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Wiping Out Guinea Worm

Women carry water in the Upper Nile state of South Sudan. (Photo: The Carter Center / L. Gubb)

Using data-driven measurements and monitoring — and working closely with federal ministries of health and affected communities — the Carter Center-led Guinea worm eradication campaign has driven the global incidence of Guinea worm disease down to only 22 cases reported in 4 endemic countries in 2015, a reduction of more than 99.99 percent since 1986.

As The Carter Center closes in on making Guinea worm the second-ever human disease to be eradicated, and as case numbers dwindle, experts project that the campaign is nearing the finish line. Challenges still remain; with any eradication effort, the last few cases are the most difficult and expensive to wipe out. But with the continued dedication of ministries of health, community health workers, and international partners, the suffering caused by Guinea worm disease will soon be a distant memory.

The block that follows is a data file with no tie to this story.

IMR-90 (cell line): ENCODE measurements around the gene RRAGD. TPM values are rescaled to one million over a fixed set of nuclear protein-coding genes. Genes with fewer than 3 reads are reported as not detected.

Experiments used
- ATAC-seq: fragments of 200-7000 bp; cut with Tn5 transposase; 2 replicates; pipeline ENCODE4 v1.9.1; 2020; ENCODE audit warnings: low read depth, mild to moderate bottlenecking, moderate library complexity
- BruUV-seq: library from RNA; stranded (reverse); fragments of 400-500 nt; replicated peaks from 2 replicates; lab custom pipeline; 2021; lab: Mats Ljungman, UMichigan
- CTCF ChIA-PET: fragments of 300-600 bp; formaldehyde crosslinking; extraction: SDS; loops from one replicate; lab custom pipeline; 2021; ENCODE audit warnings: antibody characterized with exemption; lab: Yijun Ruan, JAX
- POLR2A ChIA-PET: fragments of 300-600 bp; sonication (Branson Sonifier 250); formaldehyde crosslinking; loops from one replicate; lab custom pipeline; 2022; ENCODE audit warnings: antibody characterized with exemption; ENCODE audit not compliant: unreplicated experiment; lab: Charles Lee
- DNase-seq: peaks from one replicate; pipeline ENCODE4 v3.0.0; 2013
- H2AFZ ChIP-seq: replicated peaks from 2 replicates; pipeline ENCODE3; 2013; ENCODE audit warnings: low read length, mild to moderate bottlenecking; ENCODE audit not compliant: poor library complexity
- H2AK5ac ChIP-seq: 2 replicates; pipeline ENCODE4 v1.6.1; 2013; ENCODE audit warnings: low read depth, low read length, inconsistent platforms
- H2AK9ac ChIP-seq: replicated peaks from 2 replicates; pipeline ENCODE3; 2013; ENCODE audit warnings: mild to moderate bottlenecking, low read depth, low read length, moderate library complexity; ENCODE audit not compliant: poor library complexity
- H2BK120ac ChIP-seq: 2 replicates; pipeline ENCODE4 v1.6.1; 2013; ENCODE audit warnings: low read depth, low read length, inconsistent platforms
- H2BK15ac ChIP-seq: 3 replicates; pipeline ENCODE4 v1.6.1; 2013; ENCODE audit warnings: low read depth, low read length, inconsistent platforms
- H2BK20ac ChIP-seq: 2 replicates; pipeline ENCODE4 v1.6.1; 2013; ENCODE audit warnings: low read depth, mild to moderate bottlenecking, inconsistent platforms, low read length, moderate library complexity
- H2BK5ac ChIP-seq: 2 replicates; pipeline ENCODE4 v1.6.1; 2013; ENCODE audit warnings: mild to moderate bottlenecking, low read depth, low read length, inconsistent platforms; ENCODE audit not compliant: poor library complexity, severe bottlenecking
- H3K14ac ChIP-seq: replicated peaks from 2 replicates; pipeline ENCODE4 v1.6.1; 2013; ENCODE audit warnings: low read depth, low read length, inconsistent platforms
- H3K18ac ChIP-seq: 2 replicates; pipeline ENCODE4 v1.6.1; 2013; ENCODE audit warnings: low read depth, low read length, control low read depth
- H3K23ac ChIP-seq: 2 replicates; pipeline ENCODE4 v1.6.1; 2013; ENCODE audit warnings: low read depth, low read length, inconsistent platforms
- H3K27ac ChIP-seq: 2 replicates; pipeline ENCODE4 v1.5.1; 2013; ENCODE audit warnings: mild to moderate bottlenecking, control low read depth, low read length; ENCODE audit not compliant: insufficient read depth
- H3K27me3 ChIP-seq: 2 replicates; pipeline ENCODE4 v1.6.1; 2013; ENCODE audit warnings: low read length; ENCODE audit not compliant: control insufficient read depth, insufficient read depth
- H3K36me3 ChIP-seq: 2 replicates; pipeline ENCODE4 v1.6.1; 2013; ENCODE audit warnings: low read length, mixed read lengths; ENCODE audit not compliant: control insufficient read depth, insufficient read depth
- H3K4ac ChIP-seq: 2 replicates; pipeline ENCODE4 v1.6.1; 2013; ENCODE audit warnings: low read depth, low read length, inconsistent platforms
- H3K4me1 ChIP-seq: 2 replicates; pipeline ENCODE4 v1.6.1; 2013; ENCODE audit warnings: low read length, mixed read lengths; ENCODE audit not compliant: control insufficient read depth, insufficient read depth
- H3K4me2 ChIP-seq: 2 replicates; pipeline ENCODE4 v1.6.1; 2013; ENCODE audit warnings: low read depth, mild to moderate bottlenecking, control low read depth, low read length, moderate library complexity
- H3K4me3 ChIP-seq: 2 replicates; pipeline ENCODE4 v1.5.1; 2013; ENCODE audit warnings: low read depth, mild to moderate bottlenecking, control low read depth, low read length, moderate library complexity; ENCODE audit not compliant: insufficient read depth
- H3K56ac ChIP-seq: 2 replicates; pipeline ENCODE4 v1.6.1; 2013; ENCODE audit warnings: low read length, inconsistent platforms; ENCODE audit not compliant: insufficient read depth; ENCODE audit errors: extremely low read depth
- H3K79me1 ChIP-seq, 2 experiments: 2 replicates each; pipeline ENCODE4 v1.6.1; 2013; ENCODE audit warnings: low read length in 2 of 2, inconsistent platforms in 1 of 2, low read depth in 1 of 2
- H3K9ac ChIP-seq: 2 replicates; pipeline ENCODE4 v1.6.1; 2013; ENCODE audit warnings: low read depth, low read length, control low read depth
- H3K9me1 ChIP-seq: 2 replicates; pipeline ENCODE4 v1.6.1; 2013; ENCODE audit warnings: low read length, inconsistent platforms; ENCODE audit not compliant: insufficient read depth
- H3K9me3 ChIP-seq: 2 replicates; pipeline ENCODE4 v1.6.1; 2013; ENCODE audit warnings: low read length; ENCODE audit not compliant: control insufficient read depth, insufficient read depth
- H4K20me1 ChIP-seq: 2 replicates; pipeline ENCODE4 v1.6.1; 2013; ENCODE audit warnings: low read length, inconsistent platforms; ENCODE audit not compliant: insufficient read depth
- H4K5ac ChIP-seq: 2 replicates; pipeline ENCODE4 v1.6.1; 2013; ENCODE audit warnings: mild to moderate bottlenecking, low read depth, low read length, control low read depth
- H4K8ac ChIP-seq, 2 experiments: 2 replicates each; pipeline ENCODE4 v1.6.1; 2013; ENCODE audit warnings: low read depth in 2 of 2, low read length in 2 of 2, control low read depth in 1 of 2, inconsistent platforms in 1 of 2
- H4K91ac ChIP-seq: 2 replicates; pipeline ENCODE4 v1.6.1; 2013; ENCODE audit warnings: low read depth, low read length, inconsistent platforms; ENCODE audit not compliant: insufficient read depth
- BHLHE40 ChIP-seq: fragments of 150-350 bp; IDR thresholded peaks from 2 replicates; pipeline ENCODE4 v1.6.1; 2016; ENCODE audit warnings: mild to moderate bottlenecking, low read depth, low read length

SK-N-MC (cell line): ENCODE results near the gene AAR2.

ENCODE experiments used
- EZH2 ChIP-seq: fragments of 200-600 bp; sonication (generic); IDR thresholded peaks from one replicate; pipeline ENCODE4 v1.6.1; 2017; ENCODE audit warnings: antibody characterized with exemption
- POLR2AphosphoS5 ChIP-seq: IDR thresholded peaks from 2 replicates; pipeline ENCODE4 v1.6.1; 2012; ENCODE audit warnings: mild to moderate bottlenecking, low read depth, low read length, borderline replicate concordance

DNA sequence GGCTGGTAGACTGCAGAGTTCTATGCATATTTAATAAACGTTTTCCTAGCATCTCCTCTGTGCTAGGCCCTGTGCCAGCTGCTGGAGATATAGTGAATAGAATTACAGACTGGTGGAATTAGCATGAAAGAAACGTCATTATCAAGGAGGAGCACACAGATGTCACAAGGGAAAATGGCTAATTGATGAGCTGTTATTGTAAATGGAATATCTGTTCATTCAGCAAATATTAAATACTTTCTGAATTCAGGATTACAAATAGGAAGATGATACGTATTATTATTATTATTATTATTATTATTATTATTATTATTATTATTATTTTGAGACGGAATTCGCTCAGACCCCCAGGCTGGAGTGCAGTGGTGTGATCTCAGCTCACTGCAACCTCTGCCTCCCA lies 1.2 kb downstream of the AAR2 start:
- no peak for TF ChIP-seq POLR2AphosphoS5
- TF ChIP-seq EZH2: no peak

Watch Webcast Replay

Watch Jimmy Carter's remarks to members of the U.K. Parliament as part of the Lord Speaker's global lecture series.

Watch the webcast >

Where We Work

See where cases of Guinea worm were reported in 2015 and what the Center is doing to wipe them out.

View interactive story map >

Guinea Worm 101

Join Dr. Donald Hopkins for a quick lesson on Guinea worm disease.

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A Look Back

Learn how health education and low-tech strategies made a difference in Terekeka, South Sudan.

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Countdown to Zero

Created by the American Museum of Natural History in collaboration with The Carter Center, the exhibition highlights Guinea worm campaign successes.

View the online exhibition >

Erasing Disease

These five Carter Center health programs are working to make preventable diseases a distant memory.

View slideshow >

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The Carter Center leads the campaign to eradicate Guinea worm disease reducing incidence by 83 percent from 126 cases in 2014 to 22 cases in 2015.

What's the Difference Between Eradication and Elimination?


Eradication: Reduction of the worldwide incidence of a disease to zero so no further control measures are needed.


Elimination: Transmission of a disease is halted in a single country, continent, or other limited geographic area, rather than global eradication.